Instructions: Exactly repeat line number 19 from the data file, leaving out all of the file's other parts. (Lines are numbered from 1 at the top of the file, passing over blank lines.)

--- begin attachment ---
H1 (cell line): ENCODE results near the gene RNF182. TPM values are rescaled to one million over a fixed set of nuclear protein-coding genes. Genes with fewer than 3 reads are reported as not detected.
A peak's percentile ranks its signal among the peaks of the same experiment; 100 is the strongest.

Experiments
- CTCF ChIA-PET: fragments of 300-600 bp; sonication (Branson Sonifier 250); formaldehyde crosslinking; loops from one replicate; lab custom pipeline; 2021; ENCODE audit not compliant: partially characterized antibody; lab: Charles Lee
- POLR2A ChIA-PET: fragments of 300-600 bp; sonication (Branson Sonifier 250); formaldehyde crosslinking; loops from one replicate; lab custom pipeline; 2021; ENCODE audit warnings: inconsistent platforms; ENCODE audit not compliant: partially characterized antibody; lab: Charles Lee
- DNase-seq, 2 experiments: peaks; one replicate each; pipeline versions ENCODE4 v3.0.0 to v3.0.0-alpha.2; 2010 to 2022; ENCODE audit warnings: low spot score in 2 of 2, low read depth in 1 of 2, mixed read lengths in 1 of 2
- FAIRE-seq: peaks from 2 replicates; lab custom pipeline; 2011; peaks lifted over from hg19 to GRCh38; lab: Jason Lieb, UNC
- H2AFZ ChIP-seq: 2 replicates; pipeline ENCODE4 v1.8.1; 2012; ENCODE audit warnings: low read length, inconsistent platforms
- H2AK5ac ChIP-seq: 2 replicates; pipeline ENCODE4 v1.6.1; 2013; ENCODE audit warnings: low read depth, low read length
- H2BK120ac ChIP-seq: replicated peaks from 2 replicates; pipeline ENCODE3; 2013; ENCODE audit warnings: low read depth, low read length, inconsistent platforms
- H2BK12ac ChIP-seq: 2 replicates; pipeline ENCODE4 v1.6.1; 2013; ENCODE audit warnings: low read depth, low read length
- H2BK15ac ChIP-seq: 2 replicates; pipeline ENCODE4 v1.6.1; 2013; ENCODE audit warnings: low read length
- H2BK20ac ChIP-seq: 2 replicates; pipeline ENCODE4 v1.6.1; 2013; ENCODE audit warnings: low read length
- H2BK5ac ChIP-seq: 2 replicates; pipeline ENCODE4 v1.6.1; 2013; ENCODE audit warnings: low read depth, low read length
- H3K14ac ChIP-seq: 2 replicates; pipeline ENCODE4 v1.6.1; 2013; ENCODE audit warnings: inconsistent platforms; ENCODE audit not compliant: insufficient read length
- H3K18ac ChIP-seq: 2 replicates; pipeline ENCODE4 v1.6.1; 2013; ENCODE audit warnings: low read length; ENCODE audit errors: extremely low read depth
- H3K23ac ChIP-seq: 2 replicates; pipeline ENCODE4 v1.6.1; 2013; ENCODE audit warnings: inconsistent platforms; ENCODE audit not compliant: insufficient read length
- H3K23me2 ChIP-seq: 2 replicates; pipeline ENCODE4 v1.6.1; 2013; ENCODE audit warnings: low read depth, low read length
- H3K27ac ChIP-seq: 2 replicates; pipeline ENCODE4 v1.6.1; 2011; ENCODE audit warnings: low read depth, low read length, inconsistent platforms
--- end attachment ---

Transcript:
- H3K27ac ChIP-seq: 2 replicates; pipeline ENCODE4 v1.6.1; 2011; ENCODE audit warnings: low read depth, low read length, inconsistent platforms